SOUTHWICK – Town voters will weigh-in on funding a stormwater permit at the May 21 Annual Town Meeting. The Select Board and Department of Public Works Director Randy Brown this week discussed the town’s progress on meeting permit requirements and how to fund necessary tasks.
Part of the National Pollutant Discharge Elimination System, the stormwater permit is mandated through the federal government but administered by the Massachusetts Department of Environmental Protection and Environmental Protection Agency. The permit includes requirements communities must follow and complete as part of its stormwater plan.
Although the town has had a stormwater permit since 2003, a new five-year permit was put into effect on July 1, 2018. The current permit has more extensive and demanding requirements and is approaching the end of the first of its five years.
According to Brown, the town has been able to do very few of the tasks required by the EPA and DEP in year one. However, the town has completed some public education and outreach.
One of the tasks is to update stormwater mapping, which can take several years to complete. It involves locating stormwater structures in Southwick using GPS coordinates, taking samples of weather flows and testing for any potential contaminants.
A major reason why many of those tasks haven’t been done is due to a lack of funding.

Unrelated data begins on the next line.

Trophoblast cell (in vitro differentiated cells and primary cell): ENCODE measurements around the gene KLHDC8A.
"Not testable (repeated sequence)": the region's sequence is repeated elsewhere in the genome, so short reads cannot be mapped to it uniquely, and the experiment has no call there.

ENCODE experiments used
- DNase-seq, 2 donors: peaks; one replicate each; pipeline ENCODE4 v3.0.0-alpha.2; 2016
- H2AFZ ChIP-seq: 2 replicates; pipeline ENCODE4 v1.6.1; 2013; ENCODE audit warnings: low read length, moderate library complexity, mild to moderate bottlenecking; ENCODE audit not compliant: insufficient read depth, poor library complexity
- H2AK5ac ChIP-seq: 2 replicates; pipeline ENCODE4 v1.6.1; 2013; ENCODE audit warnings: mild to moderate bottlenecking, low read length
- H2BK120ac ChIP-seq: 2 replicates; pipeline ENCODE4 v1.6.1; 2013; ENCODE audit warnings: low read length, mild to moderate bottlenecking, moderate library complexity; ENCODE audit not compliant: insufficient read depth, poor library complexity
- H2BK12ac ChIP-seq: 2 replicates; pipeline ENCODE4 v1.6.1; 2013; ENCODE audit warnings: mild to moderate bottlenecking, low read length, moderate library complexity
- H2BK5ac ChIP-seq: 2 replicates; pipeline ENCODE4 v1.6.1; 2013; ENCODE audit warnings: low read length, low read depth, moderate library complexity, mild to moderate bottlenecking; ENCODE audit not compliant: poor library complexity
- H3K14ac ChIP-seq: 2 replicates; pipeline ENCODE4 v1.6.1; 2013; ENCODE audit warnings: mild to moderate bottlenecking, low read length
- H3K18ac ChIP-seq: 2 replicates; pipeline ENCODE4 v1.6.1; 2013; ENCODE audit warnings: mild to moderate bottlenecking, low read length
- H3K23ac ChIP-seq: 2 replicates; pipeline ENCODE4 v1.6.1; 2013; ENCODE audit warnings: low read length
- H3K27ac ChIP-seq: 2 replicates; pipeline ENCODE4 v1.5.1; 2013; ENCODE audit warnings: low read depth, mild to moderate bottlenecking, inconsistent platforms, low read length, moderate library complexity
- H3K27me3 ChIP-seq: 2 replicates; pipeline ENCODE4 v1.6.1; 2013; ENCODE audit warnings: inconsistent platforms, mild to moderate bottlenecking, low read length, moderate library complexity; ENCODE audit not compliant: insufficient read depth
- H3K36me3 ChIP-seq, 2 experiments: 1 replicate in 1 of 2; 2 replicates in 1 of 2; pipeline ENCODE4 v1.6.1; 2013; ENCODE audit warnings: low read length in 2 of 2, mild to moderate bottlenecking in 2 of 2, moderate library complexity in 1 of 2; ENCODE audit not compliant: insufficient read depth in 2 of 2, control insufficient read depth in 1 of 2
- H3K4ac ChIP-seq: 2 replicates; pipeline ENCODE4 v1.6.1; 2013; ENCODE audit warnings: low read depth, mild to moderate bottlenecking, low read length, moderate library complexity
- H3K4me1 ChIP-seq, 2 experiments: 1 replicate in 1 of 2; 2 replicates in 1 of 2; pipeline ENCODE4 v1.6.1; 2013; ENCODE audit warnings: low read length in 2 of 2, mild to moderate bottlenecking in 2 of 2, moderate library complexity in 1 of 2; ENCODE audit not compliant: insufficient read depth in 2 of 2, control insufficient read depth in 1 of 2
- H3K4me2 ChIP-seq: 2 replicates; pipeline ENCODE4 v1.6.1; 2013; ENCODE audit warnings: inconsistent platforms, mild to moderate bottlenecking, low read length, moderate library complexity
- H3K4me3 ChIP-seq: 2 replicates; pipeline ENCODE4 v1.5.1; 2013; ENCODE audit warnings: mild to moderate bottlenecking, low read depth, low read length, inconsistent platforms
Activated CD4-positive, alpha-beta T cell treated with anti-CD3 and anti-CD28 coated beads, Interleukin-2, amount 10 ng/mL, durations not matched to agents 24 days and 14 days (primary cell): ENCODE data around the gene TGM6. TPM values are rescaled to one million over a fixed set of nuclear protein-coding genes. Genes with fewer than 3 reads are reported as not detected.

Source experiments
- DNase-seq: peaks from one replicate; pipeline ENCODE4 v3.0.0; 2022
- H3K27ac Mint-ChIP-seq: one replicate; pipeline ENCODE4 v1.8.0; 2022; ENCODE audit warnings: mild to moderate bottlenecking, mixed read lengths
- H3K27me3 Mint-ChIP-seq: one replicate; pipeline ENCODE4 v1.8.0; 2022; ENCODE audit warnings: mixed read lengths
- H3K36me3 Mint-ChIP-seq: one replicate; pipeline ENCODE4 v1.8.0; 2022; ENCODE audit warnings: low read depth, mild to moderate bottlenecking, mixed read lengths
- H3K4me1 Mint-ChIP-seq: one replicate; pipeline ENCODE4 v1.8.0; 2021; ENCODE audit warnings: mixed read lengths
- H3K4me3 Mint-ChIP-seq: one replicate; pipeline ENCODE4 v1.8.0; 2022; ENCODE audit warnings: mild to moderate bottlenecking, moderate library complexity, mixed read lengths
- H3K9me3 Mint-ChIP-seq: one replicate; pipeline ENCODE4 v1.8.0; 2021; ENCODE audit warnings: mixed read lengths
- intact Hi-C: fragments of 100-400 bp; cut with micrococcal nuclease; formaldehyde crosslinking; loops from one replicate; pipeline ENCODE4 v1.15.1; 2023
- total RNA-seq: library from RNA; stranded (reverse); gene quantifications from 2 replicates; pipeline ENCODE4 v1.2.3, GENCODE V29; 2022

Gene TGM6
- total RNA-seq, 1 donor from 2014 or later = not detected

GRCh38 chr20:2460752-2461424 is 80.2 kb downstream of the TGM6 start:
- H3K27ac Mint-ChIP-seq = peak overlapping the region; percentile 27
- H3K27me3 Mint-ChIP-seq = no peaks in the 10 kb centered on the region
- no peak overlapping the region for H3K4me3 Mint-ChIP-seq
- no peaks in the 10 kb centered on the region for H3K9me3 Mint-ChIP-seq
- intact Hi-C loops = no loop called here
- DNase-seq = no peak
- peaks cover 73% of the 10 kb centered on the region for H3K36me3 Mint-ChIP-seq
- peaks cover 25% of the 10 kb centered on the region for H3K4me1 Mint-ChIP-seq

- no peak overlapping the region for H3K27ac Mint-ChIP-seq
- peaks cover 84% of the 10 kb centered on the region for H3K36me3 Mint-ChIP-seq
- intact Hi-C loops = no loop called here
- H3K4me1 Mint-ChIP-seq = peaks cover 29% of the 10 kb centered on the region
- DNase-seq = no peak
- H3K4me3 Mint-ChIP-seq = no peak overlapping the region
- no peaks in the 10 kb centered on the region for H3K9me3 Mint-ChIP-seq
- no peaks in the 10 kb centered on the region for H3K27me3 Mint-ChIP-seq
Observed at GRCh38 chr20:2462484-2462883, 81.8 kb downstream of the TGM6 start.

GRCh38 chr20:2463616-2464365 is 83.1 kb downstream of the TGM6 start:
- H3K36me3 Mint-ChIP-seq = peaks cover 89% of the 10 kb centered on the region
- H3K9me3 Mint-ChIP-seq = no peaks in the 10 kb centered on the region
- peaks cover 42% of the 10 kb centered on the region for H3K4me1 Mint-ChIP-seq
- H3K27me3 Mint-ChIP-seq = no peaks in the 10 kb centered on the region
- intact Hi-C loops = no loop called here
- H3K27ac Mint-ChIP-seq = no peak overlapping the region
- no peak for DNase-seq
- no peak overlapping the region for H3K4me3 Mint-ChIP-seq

After receiving a letter from the EPA and DEP that Southwick is not in compliance with year one requirements, the Select Board asked Brown to modify his notice of intent to make sure the town can keep up with the requirements. Brown said tasks can only be completed depending on the funding he receives from the town.
The Select Board agreed to allocate $100,000 in the Fiscal Year 2020 budget to complete some of the tasks of the permit in the second year. Brown said he had a meeting with the EPA to notify them of the town’s plan for the stormwater permit for FY20. Despite the EPA wanting Southwick to allocate more money, Brown told them their intentions. For FY19, Brown requested $120,000 for the stormwater permit, but it was denied by the Select Board. Brown projects that the tasks required throughout the five-year permit could cost around $1 million.
Brown added that the $100,000 in the FY20 budget will be a line item in the budget at the annual town meeting May 21. If it’s voted through, Brown expects the $100,000 to be used toward completing tasks for the permit with public education, updating the system mapping, and more.